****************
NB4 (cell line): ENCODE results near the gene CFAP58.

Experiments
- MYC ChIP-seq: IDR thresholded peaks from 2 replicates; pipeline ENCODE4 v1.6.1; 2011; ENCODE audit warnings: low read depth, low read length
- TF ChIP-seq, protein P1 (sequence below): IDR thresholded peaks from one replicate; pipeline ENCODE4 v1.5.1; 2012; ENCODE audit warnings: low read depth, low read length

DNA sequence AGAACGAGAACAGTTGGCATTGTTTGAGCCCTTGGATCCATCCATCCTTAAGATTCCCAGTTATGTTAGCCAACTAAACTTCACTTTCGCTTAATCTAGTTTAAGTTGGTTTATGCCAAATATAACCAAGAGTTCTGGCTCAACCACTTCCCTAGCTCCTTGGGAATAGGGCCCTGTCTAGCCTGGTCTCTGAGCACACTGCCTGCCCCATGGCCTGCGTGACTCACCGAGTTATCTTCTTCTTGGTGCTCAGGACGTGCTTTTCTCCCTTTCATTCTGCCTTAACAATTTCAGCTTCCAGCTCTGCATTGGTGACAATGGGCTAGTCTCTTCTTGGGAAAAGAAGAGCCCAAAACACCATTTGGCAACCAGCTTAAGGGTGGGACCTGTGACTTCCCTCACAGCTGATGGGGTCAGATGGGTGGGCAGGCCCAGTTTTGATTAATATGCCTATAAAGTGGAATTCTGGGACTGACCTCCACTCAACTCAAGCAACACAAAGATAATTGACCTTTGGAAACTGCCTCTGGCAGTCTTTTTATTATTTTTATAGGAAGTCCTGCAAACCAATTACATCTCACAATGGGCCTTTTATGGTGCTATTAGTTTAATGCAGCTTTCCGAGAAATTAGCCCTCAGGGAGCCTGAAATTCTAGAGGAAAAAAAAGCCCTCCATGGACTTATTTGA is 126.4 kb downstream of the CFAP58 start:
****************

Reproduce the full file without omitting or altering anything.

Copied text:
NB4 (cell line): ENCODE results near the gene CFAP58.

Experiments
- MYC ChIP-seq: IDR thresholded peaks from 2 replicates; pipeline ENCODE4 v1.6.1; 2011; ENCODE audit warnings: low read depth, low read length
- TF ChIP-seq, protein P1 (sequence below): IDR thresholded peaks from one replicate; pipeline ENCODE4 v1.5.1; 2012; ENCODE audit warnings: low read depth, low read length

DNA sequence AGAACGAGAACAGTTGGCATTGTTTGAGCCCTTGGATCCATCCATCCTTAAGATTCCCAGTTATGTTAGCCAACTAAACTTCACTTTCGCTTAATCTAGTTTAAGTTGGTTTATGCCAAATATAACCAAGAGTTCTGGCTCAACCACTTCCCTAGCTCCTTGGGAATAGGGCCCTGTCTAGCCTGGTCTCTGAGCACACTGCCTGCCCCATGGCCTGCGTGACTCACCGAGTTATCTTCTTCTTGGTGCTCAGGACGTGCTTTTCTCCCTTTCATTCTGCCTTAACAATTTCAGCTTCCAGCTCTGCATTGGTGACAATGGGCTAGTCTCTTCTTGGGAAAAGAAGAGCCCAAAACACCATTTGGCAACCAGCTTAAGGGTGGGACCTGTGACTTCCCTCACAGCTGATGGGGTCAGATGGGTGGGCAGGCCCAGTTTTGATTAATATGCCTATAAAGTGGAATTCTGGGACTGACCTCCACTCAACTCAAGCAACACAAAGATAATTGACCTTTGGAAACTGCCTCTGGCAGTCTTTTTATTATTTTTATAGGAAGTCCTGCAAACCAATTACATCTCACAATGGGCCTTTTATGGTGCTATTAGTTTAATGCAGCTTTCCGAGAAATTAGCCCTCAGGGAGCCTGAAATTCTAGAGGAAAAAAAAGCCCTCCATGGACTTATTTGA is 126.4 kb downstream of the CFAP58 start: